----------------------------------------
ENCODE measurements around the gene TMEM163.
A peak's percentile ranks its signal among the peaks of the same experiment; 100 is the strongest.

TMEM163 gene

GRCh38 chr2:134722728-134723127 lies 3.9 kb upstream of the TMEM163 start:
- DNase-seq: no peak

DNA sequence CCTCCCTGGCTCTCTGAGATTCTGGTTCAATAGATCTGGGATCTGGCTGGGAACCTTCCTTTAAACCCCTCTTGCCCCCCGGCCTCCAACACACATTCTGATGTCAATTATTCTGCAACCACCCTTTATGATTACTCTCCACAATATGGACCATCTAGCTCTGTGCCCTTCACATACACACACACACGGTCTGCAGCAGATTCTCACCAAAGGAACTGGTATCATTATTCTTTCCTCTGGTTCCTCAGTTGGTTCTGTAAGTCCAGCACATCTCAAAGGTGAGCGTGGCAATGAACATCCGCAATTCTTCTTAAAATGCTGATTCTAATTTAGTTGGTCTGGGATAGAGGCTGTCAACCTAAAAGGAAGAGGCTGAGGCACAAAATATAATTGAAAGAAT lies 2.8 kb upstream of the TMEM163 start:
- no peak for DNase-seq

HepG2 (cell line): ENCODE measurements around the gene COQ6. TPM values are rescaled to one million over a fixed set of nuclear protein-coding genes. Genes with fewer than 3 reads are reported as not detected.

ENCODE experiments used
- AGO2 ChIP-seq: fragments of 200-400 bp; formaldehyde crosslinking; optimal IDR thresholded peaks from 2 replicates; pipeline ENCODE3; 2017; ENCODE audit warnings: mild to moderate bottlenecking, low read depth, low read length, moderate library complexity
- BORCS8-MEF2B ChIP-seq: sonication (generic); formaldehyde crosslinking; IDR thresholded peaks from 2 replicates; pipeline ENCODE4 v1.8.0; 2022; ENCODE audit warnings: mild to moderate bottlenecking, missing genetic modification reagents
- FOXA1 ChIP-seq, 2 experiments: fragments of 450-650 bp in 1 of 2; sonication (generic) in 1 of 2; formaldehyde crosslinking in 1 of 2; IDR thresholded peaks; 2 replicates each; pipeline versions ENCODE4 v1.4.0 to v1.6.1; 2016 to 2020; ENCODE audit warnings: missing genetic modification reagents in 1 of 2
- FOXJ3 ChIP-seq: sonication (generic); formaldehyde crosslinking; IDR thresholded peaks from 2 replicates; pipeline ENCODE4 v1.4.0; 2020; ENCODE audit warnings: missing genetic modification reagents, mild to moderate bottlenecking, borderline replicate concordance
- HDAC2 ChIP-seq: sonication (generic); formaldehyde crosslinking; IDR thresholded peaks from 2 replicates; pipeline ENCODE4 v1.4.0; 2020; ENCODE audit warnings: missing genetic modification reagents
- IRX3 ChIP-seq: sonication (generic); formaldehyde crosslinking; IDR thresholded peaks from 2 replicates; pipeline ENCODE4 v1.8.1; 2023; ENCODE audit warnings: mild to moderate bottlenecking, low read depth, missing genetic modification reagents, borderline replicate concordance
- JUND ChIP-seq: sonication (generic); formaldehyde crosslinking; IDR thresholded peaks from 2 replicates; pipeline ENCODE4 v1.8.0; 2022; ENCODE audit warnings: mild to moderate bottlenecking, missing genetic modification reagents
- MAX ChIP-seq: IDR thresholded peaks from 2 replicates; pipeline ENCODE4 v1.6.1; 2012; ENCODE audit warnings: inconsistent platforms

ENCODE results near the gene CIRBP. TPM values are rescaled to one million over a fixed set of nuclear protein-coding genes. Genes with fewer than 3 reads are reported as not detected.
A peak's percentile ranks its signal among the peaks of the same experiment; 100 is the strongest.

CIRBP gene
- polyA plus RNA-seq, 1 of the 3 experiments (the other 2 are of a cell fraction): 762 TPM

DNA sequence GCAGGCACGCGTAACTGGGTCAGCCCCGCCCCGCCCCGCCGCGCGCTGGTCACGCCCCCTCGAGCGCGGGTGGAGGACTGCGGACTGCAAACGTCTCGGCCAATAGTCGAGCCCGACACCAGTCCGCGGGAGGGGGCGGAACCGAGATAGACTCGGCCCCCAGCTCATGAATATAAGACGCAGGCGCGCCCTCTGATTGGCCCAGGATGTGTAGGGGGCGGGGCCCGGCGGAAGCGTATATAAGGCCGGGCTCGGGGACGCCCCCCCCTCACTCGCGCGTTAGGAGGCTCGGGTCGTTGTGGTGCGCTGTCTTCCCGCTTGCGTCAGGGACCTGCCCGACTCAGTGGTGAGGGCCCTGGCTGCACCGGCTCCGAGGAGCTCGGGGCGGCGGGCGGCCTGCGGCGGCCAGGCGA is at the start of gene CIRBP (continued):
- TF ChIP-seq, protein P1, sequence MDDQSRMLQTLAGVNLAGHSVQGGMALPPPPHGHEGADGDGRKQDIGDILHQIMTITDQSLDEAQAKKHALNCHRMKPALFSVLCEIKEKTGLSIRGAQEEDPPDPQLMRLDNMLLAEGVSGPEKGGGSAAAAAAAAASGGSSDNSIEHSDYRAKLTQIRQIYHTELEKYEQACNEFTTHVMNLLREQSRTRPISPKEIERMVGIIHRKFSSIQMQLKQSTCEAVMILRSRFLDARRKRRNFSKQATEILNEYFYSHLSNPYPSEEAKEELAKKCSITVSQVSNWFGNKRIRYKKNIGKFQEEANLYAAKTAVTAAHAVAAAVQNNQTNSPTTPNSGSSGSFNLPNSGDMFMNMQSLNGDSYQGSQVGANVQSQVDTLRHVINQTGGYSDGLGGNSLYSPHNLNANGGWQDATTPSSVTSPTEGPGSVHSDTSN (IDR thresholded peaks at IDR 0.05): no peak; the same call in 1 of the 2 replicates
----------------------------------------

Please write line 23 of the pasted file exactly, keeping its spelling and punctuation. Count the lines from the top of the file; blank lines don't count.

- TF ChIP-seq, protein P1, sequence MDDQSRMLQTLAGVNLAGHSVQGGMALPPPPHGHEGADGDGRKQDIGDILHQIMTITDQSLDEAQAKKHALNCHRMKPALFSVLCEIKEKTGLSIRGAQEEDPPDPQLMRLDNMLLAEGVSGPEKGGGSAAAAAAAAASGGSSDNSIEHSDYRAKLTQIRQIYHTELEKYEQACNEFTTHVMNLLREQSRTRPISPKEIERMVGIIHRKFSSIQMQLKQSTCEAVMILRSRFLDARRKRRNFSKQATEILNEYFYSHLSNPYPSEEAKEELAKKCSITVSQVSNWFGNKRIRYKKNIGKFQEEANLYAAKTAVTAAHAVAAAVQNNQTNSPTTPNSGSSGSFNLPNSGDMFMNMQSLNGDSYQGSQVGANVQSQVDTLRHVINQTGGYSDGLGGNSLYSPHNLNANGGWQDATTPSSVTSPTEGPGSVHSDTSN (IDR thresholded peaks at IDR 0.05): no peak; the same call in 1 of the 2 replicates